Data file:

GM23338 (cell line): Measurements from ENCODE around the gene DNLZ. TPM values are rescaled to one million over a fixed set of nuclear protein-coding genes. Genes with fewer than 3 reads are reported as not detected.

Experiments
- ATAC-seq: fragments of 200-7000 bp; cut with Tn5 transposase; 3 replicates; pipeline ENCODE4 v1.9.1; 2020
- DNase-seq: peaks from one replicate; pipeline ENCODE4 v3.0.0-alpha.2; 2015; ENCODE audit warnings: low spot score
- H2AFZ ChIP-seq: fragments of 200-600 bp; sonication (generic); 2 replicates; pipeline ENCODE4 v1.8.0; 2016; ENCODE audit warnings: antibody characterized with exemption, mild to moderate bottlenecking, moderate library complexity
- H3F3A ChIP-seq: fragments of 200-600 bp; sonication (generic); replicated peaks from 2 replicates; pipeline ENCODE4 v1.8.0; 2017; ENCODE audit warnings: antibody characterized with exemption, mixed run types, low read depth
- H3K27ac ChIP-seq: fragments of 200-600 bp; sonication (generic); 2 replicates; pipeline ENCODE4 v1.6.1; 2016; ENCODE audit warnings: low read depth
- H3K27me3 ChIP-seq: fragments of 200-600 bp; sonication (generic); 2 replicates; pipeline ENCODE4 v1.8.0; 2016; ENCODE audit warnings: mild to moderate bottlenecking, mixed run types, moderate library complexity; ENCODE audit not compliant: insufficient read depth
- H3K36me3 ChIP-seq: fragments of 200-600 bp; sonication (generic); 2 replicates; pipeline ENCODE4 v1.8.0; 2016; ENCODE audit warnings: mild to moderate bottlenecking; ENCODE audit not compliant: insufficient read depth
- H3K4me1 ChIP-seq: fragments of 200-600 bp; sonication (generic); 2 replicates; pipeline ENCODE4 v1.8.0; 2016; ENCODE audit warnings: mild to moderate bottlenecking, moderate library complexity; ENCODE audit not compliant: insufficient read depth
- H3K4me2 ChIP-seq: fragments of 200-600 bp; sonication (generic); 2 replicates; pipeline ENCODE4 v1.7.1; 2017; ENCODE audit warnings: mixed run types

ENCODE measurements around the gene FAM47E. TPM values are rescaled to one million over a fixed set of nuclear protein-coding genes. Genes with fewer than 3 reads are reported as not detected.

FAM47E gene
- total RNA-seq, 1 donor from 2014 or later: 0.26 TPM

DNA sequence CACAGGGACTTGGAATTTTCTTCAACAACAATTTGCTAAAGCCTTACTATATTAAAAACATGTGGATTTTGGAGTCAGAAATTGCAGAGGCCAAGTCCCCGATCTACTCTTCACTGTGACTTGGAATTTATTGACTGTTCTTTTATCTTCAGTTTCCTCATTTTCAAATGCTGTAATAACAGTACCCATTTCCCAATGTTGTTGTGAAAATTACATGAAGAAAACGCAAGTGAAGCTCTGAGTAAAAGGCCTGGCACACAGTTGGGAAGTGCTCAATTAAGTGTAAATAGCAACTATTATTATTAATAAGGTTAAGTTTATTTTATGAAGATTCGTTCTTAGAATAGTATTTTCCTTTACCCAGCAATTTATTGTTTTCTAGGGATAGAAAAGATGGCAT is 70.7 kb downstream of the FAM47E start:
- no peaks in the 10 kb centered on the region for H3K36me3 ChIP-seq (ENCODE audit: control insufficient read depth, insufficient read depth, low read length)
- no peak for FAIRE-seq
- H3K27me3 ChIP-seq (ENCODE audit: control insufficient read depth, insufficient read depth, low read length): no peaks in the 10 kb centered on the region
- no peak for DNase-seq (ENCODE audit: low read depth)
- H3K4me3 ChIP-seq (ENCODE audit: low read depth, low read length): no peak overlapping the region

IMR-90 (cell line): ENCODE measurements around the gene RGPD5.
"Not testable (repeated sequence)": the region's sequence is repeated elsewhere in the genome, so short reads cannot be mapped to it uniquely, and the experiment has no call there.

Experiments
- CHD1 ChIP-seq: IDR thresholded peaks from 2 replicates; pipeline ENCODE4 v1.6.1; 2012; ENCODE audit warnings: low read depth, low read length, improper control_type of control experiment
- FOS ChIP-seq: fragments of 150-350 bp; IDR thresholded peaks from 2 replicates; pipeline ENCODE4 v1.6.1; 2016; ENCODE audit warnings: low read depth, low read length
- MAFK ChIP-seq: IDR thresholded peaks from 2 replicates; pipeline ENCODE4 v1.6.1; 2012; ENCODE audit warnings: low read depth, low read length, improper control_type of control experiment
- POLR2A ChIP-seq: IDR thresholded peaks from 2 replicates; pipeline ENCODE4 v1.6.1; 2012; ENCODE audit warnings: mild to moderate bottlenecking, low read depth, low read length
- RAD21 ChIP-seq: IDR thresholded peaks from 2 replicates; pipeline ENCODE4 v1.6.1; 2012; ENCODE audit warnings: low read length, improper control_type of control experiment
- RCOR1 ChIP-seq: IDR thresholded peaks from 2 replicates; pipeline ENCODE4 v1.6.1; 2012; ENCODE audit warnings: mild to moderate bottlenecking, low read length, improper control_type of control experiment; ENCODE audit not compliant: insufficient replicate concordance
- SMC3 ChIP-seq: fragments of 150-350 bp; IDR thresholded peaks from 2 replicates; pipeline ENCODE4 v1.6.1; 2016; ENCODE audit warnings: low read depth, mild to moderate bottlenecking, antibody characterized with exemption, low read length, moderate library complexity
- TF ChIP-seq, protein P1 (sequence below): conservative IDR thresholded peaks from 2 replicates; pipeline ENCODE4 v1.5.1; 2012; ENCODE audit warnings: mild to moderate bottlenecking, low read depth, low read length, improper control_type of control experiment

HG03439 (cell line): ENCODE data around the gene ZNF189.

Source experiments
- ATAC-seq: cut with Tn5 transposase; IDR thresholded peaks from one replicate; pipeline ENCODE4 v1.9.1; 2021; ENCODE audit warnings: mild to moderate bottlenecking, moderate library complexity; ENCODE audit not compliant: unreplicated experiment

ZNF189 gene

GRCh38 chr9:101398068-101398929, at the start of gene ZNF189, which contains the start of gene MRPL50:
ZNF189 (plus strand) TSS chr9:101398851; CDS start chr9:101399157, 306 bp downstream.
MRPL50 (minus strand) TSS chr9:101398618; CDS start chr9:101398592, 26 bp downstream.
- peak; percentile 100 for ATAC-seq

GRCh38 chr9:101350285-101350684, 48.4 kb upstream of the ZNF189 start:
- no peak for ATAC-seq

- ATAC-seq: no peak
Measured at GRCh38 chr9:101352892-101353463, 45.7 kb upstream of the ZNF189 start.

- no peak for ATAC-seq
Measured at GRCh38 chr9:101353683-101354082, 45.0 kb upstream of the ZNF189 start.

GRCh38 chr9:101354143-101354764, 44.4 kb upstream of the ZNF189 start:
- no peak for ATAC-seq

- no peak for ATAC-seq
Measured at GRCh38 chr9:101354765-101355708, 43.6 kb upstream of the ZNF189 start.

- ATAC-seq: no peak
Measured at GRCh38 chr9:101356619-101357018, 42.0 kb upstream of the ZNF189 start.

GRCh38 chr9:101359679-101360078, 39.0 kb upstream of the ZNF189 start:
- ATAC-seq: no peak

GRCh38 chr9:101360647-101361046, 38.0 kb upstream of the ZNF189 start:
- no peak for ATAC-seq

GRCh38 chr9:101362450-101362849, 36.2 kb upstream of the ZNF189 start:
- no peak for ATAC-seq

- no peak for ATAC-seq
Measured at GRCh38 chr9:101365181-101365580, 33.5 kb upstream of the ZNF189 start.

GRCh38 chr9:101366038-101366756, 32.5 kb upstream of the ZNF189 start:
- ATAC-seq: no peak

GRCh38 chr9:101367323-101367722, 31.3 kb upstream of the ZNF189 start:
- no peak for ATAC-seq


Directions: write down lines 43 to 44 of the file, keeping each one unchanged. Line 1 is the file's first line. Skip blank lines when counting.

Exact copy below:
Measured at GRCh38 chr9:101352892-101353463, 45.7 kb upstream of the ZNF189 start.

- no peak for ATAC-seq